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Labour Inside the Gate: A History of the British Labour Party Between the Wars (International Library of Political Studies) Paperback – 30 Jan 2009

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Product details

  • Paperback: 288 pages
  • Publisher: I B Tauris & Co Ltd (30 Jan. 2009)
  • Language: English
  • ISBN-10: 1845113322
  • ISBN-13: 978-1845113322
  • Product Dimensions: 16 x 2.1 x 23.1 cm
  • Average Customer Review: 5.0 out of 5 stars  See all reviews (1 customer review)
  • Amazon Bestsellers Rank: 142,607 in Books (See Top 100 in Books)

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Product Description


'An excellent, wide-ranging and thoughtful book' --Andrew Thorpe, Professor of Modern British History, University of Exeter

'A well-researched and thoughtful reappraisal of the Labour Party's history between the wars...likely to be the major work on the subject for many years.' --C.J. Wrigley, Professor of Modern British History at the University of Nottingham

'An interesting and well-researched study of the Labour party from the end of the First World War in September 1918 to the declaration of the Second World War in September 1939.' --Robert Taylor, Tribune

About the Author

Matthew Worley is Lecturer in History at the University of Reading and the author of Class Against Class and editor of In Search of Revolution (both I.B.Tauris).

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2 of 3 people found the following review helpful By Neutral VINE VOICE on 15 May 2013
Format: Paperback
Matthew Worley has attempted to write a history of the Labour Party, rather than the Parliamentary Labour Party (PLP), during the inter-war period by 'examining both the Labour leadership and the experiences of the men, women, trade unionists and socialists who built and sustained the party apparatus from 1918'. It's an ambitious objective but one predicated on a misunderstanding of the Party and its historians. He suggests previous histories have been broad party accounts of Labour's progress, detailed examinations of particular stages in the party's history, autobiographies and biographies of leading party figures, thematic approaches and studies of particular regions or localities.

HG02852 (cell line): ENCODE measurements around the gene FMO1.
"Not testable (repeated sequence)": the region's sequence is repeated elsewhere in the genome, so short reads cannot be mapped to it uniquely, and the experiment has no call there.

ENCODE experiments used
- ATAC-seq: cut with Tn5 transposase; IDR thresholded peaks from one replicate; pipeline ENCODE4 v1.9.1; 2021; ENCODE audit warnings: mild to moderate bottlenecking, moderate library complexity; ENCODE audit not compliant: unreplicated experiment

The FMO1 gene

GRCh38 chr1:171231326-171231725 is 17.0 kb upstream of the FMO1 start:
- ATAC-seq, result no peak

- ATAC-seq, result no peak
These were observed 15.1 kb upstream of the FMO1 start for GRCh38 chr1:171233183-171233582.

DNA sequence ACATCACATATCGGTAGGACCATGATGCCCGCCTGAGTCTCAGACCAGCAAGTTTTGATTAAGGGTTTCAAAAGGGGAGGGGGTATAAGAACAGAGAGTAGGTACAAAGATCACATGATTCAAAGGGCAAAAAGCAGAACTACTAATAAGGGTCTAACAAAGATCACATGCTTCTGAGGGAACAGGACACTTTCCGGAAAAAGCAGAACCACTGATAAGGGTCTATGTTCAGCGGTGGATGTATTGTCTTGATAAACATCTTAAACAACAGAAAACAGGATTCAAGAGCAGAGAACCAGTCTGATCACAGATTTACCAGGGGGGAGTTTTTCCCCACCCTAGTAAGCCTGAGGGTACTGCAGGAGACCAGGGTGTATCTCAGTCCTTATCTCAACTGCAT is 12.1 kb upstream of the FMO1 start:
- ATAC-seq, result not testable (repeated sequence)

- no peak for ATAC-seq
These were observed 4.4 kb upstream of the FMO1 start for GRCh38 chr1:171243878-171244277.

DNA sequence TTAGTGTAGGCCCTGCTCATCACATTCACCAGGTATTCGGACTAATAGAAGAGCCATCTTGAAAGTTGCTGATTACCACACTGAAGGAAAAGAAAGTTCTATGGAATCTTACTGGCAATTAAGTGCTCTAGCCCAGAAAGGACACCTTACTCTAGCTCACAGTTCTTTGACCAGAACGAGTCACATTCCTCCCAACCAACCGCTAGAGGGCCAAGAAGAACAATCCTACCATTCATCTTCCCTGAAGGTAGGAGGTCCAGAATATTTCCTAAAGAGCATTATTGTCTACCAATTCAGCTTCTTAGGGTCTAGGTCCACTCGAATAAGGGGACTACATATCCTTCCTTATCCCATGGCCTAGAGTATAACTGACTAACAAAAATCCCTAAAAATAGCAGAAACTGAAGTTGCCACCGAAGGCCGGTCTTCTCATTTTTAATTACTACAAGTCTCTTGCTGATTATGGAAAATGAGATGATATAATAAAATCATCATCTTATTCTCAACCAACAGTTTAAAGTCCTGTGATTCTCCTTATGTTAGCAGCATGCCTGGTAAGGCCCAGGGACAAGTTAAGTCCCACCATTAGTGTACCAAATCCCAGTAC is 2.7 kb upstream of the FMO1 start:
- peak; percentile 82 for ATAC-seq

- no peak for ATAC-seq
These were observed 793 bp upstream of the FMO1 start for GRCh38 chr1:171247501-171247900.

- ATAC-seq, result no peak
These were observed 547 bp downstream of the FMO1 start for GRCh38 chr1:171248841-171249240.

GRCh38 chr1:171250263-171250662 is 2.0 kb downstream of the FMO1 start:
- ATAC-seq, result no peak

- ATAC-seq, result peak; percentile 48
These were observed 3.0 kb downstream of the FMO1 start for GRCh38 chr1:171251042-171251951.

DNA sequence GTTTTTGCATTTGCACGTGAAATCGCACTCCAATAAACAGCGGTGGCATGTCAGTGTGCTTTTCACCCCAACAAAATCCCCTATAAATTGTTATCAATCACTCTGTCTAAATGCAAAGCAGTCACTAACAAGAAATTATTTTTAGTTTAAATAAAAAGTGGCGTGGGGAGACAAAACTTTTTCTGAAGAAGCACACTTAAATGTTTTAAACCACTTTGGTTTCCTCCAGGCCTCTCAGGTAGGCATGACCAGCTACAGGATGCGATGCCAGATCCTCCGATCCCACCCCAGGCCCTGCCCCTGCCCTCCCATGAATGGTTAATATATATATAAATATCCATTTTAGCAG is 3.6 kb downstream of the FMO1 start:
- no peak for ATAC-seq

He opines, 'to examine adequately the history of Labour, it is necessary to consider the priorities, perspectives and activities of those members who sustained the party in the localities; to assess the relationship between the PLP, the party centre, its affiliates and divisional organisations; and to recognise the differentiated contexts and ways in which the Labour Party emerged, developed and fought to represent its constituents'. However, researching the minutes of fifty constituency parties out of more than six hundred can hardly be considered substantial, notwithstanding Worley's extensive writing on the subject.

The traditional view of Labour's pre-war growth was one created by increased trade union membership and the weakness of a minority Liberal government dependent on its support. The Party had been divided over such issues as Lloyd George's 'People's Budget" and support for the militant Suffragettes. Ramsay MacDonald, who was generally acknowledged as the Party's most effective personality, constantly emphasised the parliamentary road to socialism.
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